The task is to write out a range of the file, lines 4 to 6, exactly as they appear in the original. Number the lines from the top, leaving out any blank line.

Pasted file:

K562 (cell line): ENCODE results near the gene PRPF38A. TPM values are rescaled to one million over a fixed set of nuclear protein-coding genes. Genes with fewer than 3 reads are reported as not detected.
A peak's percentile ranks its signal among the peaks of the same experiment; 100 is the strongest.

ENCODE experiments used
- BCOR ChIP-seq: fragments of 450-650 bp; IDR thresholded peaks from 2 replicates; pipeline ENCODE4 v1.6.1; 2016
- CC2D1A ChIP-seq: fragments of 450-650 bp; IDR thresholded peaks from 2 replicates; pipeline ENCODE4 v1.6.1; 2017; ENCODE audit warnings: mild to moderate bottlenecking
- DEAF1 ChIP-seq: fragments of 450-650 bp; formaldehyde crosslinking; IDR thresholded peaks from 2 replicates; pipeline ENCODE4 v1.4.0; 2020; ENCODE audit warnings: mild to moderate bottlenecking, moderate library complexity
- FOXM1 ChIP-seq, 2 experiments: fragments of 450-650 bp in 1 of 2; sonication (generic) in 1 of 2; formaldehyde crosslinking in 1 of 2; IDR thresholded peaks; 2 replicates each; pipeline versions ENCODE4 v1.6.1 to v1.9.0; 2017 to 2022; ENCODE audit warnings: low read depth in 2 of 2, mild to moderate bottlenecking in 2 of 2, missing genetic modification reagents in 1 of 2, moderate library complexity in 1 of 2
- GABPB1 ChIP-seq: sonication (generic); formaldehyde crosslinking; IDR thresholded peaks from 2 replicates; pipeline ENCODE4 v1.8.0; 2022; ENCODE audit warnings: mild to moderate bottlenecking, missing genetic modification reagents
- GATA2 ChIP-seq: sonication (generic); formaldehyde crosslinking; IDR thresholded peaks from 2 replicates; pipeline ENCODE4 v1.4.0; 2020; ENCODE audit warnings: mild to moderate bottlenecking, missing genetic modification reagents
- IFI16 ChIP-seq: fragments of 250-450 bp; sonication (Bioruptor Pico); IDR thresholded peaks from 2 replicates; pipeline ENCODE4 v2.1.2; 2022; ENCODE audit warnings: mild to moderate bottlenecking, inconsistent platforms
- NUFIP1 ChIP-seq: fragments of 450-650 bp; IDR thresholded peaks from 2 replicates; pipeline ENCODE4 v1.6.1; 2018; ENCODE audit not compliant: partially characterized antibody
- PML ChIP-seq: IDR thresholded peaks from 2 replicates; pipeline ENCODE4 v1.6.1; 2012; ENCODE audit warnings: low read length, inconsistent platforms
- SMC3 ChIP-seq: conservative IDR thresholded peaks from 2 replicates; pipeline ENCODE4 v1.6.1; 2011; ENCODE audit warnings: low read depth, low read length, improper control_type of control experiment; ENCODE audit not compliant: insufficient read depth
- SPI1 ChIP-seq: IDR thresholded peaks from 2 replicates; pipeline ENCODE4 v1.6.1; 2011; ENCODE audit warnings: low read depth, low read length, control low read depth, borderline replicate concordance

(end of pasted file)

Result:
- BCOR ChIP-seq: fragments of 450-650 bp; IDR thresholded peaks from 2 replicates; pipeline ENCODE4 v1.6.1; 2016
- CC2D1A ChIP-seq: fragments of 450-650 bp; IDR thresholded peaks from 2 replicates; pipeline ENCODE4 v1.6.1; 2017; ENCODE audit warnings: mild to moderate bottlenecking
- DEAF1 ChIP-seq: fragments of 450-650 bp; formaldehyde crosslinking; IDR thresholded peaks from 2 replicates; pipeline ENCODE4 v1.4.0; 2020; ENCODE audit warnings: mild to moderate bottlenecking, moderate library complexity